Published in  
December 13, 2017

Interstellar interruptions

A 19th century French novelist, Charles Baudelaire, wrote the short story ‘Counterfeit Money’ – which focuses on the nature of gift.

Algerian philosopher Derrida used this short story to trouble the idea that gifts reinforce mutuality. That is, in answer to the questions – “Should one expect something in return when you give a gift? Or is it a gift if it comes back to you somehow?” – Derrida responds in this manner: the gift is that which breaks the circle, pierces through the circle of mutuality and exchange, and introduces a level of indeterminacy to the context. In tension with the idea that gifts invite mutuality, Derrida and Baudelaire suggest that the gift is ‘foreign’, outside of the swirl of the expected, and cannot be repaid.

At least in that sense of something that comes through and introduces indeterminacy (like counterfeit money), this story about (what scientific observers have named) ‘Oumuamua’ – the giant cigar-shaped interstellar object that passed by our galactic neighbourhood some time ago – is really stirring the waters right now. First, every serious observer noted with a gasp that the shape of the supposed asteroid was bizarre. Some Reddit posts by observers revealed the deeply troubling nature of this intergalactic visitor – with one particular comment noting that scientists were beginning to take seriously the idea that the cigar was not just a cigar (couldn’t help myself). And now, in mainstream media, everywhere, it is being reported that scientists are listening for signs of alien life in what they now think was not merely a rock but some kind of vessel.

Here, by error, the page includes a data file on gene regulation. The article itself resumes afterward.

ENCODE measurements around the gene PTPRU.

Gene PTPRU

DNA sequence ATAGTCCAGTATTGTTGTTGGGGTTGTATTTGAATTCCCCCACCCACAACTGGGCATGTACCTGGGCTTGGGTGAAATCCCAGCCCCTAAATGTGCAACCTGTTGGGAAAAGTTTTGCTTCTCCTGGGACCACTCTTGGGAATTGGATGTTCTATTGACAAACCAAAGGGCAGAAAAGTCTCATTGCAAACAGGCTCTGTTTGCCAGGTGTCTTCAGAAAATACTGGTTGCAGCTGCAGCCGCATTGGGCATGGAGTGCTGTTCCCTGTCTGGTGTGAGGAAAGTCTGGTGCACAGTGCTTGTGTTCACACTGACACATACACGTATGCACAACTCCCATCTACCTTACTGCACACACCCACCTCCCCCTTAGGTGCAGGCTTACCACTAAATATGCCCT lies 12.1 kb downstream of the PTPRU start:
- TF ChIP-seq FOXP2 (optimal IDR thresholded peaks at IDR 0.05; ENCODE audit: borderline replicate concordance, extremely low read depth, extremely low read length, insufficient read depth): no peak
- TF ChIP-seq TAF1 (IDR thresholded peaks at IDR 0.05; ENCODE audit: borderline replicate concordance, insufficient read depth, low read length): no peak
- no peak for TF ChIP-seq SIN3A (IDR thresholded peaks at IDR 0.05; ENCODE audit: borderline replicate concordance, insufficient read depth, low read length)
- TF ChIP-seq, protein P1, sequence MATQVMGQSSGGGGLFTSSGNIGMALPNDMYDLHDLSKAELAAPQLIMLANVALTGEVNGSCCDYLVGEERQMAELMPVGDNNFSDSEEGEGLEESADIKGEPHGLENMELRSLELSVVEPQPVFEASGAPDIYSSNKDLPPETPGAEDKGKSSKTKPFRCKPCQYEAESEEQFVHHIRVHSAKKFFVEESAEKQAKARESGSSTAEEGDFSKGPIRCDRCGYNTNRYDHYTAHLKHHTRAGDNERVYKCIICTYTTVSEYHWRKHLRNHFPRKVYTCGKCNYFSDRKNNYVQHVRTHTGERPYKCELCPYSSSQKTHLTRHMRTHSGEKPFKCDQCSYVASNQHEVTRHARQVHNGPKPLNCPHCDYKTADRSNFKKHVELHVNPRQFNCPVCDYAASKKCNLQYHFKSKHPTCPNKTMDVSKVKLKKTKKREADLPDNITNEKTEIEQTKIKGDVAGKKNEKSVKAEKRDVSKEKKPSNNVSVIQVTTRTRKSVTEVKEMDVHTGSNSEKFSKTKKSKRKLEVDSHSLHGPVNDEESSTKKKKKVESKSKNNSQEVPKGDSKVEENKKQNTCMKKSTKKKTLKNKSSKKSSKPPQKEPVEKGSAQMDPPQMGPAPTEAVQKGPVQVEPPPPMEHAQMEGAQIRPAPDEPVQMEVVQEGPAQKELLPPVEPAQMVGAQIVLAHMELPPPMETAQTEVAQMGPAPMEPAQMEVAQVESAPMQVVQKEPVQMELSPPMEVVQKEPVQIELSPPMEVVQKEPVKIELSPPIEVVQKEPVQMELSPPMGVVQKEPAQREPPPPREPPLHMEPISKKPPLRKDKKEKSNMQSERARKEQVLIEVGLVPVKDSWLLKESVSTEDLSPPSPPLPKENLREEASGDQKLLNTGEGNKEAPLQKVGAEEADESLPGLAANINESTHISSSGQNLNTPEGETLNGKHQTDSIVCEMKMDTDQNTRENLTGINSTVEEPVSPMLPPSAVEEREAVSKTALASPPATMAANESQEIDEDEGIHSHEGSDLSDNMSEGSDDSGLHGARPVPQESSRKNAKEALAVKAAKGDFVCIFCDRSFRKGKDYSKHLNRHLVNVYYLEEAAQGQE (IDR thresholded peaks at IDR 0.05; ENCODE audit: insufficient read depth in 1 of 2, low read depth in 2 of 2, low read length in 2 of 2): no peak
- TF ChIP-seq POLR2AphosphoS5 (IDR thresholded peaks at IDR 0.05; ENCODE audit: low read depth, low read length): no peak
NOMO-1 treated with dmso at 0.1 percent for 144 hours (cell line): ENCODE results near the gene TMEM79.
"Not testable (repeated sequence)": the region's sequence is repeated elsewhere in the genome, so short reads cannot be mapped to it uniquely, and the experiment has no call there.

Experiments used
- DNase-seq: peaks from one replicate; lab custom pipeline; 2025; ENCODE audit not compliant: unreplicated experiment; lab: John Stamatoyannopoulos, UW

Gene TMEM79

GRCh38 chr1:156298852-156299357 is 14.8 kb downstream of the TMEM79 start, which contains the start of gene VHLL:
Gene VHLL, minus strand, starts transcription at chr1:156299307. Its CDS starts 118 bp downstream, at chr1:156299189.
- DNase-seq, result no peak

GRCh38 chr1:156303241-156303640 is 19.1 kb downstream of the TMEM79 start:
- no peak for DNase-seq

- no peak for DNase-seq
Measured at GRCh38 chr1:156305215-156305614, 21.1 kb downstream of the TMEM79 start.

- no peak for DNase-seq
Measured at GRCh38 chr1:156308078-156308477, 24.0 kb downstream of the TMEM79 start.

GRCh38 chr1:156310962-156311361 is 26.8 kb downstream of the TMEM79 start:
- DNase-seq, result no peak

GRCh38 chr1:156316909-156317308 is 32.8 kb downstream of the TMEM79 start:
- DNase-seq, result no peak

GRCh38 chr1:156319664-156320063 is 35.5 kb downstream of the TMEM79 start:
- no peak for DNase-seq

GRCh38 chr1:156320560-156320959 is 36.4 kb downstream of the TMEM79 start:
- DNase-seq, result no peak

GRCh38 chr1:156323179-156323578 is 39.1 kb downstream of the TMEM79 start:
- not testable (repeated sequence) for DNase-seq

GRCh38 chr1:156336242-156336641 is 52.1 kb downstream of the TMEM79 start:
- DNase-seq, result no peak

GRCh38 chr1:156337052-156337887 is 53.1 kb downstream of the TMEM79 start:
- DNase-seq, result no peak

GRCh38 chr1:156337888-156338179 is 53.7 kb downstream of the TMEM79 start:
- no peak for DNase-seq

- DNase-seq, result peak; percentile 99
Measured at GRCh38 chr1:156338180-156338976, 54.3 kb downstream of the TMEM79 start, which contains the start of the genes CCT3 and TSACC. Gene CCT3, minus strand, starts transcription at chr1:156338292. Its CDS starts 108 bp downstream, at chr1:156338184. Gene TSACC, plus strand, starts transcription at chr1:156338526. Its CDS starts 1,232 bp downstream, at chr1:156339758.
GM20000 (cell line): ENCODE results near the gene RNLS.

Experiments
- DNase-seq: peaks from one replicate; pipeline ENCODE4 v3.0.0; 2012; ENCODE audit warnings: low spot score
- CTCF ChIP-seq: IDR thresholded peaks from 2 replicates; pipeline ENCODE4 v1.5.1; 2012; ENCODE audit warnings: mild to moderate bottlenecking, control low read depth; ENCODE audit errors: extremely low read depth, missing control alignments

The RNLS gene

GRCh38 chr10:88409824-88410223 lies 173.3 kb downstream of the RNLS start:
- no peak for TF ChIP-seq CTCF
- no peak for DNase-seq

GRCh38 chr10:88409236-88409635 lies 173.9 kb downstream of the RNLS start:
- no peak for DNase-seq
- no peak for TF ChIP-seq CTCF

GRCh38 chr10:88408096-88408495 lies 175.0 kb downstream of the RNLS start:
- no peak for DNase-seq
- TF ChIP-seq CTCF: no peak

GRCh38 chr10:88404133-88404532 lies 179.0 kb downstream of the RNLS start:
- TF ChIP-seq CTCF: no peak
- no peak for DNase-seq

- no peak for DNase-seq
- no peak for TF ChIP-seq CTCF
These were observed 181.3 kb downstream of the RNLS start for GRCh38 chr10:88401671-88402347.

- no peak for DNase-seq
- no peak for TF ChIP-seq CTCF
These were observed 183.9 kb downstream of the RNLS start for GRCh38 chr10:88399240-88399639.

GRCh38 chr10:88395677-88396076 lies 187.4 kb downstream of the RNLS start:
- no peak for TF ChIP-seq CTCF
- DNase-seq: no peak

No items found.

I can’t help but think of all the probes and probing happening today. Ours is truly a time of leakages and exposure. There are probes into collisions, probes into salacious secrets, and now probes into alien spaceships. And our boundaries are feverishly giving way, reconfiguring the entire body, melting away ‘old’ structures, morphing into new organic shapes that have no names yet.

Perhaps we would all look different not too long from now – not able to recognize ourselves. For sure, if scientists pick up sounds of intelligent life on that ‘vessel’, it will change us. It will spill into our lives and reorder our body-politic – just in the same way that the #metoo campaigns, climate change politics and the suspicious successes of sustainability discourse, and the radical loss of privacy is already remaking us.